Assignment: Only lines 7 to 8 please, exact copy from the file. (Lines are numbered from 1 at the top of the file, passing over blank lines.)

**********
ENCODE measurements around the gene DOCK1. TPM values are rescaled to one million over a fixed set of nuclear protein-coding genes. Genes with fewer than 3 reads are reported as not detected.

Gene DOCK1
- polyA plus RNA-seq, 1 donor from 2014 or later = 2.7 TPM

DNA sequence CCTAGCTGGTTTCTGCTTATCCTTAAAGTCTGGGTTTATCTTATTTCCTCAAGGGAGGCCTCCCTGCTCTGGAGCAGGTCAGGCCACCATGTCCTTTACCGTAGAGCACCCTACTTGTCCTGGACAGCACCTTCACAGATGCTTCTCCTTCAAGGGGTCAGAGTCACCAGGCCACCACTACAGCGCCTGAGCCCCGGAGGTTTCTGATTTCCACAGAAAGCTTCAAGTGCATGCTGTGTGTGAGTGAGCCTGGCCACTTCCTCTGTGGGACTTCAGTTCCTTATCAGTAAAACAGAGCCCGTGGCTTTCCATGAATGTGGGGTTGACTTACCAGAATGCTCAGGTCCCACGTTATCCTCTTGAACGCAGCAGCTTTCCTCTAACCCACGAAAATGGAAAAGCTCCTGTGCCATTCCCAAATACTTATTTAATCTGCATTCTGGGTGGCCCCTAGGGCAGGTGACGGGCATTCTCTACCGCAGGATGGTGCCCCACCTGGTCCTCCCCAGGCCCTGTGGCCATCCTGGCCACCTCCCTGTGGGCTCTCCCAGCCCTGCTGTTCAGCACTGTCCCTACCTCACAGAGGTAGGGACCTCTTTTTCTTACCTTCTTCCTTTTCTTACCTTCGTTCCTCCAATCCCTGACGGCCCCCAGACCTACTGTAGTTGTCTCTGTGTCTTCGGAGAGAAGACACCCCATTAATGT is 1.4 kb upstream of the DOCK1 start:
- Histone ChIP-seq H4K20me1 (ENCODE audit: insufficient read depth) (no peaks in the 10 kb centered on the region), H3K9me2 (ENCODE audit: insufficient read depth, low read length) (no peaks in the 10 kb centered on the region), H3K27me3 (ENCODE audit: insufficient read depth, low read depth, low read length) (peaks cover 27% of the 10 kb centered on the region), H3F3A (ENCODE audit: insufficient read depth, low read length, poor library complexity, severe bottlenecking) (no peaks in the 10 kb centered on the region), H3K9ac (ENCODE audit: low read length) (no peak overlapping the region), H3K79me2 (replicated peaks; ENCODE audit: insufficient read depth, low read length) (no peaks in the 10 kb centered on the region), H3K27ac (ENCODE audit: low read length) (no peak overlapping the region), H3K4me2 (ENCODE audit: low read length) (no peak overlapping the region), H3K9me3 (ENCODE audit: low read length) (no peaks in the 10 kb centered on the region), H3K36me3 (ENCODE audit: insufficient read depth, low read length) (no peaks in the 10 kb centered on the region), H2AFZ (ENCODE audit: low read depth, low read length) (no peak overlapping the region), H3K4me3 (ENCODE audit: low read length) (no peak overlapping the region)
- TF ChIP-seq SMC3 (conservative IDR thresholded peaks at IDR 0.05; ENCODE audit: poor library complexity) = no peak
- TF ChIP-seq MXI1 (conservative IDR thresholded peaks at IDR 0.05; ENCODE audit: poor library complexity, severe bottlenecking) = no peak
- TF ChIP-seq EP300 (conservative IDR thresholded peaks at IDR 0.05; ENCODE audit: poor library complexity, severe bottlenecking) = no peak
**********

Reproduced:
- TF ChIP-seq MXI1 (conservative IDR thresholded peaks at IDR 0.05; ENCODE audit: poor library complexity, severe bottlenecking) = no peak
- TF ChIP-seq EP300 (conservative IDR thresholded peaks at IDR 0.05; ENCODE audit: poor library complexity, severe bottlenecking) = no peak